Obon has been celebrated in Japan for more than 500 years and traditionally includes a dance, called bon-odori (盆踊り). The biggest bon-odori festivals involve the entire city dancing obon dances down the streets through the entire night. Some of the most famous bon-odori dance festivals are attended by thousands of people, such as the famous Awaodori, Gujo, and Tokushima odori festivals.
5 Most Popular Summer Festivals
1. Gion Matsuri (祇園祭り)
Held every year for the entire month of July, the famous Gion Matsuri in Kyoto is counted as one of three greatest festivals in Japan. This traditional festival began in 869 as a religious ceremony to appease the gods during an epidemic. Gion Matsuri is centered around the Yasaka Shrine, the famous shrine in the Gion area. The festival actually takes place from July 1-31st, but the main ceremonies take place on July 17th (Sakimatsuri) and July 24th (Atomatsuri), marked with a grand procession of floats.
Check out our blog on Gion Matsuri here, as well as our guide to the Gion area!
WHERE: Yasaka Shrine, Kyoto City, Kyoto Prefecture
WHEN: July 1-31, 2019
2. Gujō Dance Festival (郡上おどり)
The Gujo Odori (Dance Festival) is typically held over thirty-one festive nights, from mid-July until the first weekend in September. Gujo Dance Festival is said to have continued singing and dancing in the Gujo Hachiman castle town for 400 years. The biggest attraction is the street dancing in which everyone participates, rather than just watch. Local people and tourists enjoy the traditional street dancing together.
WHERE: Gujō Hachiman Castle Town Area, Gujo City, Gifu Prefecture
WHEN: July 14 – Sept 8, 2019
3. Tenjin Matsuri (天神祭)
This is one of Japan’s three greatest festivals, held every year at Osaka Tenmangū Shrine, which is located in the heart of Osaka City. It originated back in the 10th century, in the year 951, as a celebration dedicated to Sugawara Michizane, the Japanese deity of scholarship and learning. The two-day festival features a lively procession through the city, with musical performances and dancers. The main event of the festival takes place on the second day, with a procession of boats on the river and massive fireworks as the grand finale.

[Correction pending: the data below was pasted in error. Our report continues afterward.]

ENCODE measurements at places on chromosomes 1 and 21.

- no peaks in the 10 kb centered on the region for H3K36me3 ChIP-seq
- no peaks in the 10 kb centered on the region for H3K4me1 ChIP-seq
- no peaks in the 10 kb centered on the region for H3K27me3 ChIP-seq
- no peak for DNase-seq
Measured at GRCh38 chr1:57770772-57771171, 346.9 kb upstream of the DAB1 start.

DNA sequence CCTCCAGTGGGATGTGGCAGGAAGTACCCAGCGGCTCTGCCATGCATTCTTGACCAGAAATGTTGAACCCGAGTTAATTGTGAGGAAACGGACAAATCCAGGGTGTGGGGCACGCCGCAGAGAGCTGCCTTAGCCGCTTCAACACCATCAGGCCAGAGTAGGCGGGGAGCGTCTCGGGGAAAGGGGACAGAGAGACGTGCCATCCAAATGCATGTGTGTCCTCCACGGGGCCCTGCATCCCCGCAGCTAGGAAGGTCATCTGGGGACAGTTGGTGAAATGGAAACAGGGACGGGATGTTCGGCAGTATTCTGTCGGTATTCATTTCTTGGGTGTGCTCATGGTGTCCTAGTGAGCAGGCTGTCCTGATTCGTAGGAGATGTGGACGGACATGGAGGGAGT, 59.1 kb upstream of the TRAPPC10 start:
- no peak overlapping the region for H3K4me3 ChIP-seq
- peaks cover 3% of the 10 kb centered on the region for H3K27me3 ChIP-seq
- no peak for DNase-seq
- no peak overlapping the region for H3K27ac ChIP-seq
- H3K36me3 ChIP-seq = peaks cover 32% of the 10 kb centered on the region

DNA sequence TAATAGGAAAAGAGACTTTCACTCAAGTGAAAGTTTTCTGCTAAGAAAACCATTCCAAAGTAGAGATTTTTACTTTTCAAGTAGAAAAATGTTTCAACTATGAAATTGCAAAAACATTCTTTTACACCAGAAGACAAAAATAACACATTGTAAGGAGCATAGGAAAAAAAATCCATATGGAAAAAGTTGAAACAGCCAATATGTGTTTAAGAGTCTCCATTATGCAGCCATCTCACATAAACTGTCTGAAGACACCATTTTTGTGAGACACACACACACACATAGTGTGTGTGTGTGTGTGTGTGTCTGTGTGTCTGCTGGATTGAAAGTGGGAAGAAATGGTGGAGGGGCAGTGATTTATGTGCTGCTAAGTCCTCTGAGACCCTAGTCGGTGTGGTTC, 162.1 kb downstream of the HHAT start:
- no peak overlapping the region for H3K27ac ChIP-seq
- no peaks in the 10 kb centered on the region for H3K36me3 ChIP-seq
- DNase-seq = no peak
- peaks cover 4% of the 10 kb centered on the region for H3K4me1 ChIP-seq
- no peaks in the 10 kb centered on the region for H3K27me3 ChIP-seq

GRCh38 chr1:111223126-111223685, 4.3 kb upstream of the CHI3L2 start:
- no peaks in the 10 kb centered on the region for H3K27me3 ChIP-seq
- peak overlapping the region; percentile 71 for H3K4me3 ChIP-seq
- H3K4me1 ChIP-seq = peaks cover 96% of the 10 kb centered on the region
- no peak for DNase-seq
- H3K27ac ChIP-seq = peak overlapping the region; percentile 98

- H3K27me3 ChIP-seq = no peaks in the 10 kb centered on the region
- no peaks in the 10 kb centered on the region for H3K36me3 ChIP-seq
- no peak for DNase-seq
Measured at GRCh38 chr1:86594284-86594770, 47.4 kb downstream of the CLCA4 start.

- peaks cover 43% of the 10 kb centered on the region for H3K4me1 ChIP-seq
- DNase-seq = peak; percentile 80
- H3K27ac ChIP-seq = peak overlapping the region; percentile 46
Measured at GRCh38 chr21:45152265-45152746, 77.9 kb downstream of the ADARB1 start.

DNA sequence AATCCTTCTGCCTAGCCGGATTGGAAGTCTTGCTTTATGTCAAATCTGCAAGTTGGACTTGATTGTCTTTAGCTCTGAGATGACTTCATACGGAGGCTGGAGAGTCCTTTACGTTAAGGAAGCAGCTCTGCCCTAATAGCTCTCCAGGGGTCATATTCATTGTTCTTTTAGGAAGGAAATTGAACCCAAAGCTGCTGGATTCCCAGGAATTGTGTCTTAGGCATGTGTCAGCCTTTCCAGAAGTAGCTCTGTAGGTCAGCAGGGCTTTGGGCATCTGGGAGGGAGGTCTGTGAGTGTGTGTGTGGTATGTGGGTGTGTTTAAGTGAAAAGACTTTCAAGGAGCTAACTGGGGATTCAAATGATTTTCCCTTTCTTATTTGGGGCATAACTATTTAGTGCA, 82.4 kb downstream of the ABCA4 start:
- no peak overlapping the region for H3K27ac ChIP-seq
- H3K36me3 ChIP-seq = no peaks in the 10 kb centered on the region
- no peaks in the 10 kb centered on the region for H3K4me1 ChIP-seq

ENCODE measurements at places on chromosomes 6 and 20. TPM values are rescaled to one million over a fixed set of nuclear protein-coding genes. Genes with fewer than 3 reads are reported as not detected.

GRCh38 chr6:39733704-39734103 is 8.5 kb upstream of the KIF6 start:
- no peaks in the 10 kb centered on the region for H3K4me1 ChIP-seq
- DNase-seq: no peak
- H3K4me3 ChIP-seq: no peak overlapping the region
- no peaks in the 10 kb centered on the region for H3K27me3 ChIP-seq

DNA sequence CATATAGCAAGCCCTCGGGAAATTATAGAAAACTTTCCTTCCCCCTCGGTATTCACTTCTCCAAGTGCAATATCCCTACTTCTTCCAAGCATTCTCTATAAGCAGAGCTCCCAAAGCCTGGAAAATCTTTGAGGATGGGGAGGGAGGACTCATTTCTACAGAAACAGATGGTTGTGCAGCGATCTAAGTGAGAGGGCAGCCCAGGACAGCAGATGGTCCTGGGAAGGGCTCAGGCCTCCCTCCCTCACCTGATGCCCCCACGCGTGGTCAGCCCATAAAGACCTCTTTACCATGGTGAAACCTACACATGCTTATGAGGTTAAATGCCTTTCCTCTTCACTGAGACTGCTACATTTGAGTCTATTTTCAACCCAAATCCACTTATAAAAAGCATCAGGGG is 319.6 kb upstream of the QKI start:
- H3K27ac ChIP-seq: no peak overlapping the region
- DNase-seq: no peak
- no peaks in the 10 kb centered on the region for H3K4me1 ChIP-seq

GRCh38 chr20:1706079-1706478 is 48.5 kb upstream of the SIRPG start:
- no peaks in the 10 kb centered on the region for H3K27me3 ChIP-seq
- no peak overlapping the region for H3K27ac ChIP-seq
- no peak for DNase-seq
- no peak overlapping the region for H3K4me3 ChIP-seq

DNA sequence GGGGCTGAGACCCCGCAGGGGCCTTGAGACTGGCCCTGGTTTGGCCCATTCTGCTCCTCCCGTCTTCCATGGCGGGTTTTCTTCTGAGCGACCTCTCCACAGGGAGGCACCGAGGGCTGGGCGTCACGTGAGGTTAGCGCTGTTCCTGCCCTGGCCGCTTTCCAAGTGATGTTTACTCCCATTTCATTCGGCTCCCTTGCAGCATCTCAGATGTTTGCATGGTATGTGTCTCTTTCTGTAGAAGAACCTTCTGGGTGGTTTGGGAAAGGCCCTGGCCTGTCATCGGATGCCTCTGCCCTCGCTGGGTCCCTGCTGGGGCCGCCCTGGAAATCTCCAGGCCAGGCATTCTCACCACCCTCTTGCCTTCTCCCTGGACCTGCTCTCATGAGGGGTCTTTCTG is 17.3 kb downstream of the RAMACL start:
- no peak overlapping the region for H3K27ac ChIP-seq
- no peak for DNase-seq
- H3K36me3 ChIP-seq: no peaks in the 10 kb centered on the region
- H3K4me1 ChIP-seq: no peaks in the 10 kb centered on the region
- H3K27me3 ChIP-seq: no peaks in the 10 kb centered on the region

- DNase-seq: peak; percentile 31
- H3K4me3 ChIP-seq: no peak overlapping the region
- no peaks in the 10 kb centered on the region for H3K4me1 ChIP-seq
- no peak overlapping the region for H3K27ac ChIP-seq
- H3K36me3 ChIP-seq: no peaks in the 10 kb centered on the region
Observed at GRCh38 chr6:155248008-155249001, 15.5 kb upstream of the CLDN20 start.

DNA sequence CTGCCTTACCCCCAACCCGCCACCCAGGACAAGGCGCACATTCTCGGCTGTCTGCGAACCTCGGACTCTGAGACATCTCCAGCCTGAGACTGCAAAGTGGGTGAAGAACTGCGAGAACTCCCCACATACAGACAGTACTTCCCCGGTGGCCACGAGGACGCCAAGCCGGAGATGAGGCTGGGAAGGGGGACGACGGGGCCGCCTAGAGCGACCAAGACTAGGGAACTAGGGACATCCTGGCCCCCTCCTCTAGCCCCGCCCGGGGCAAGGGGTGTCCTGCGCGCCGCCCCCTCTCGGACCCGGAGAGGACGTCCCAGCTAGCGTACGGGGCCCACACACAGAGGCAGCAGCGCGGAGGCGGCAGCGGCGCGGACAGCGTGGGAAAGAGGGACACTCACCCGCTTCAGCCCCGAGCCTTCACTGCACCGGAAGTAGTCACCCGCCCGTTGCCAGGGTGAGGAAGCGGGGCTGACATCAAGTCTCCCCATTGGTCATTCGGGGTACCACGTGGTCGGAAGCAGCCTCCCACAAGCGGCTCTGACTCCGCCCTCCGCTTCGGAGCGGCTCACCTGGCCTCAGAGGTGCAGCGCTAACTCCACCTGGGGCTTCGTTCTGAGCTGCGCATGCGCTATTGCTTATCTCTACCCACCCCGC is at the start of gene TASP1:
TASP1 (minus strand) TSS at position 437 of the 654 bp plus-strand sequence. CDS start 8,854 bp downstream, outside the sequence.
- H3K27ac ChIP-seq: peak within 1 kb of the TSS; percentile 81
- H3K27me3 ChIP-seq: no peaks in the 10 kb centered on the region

WHERE: Osaka Tenmangū Shrine, Osaka Prefecture
WHEN: July 24-25, 2019
4. Aomori Nebuta Festival (青森ねぶた祭)
This is one of the biggest Japanese festivals held in Aomori Prefecture. The festival features gigantic floats called “Nebuta”, as well as a procession of brave warriors and dancers called “Haneto”. The giant floats are actually constructed from washi (Japanese paper), all meticulously handcrafted by the locals. The event features a number of other little celebrations, but the parade is the main draw. This festival attracts over 3 million people every year. On the final night of the festival, instead of a parade, there is a spectacular fireworks display.
WHERE: Around Aomori Harbor Terminal, Aomori City
WHEN: August 2 – 7, 2019
5. Awaodori (阿波おどり)
This big Awaodori has a history of 400 years, and its name is also known to the world. Following the accompaniment of instruments such as shamisens, drums, small gong and flutes, a group of dancers perform traditional arts called Ren dances. It is a massive crowd of colorful outfits, props, and music! There are several viewing spots, so please check the official website before you go!
WHERE: Around Ryogokuhoncho Theater, Tokushima City, Tokushima Prefecture
WHEN: August 12 – 15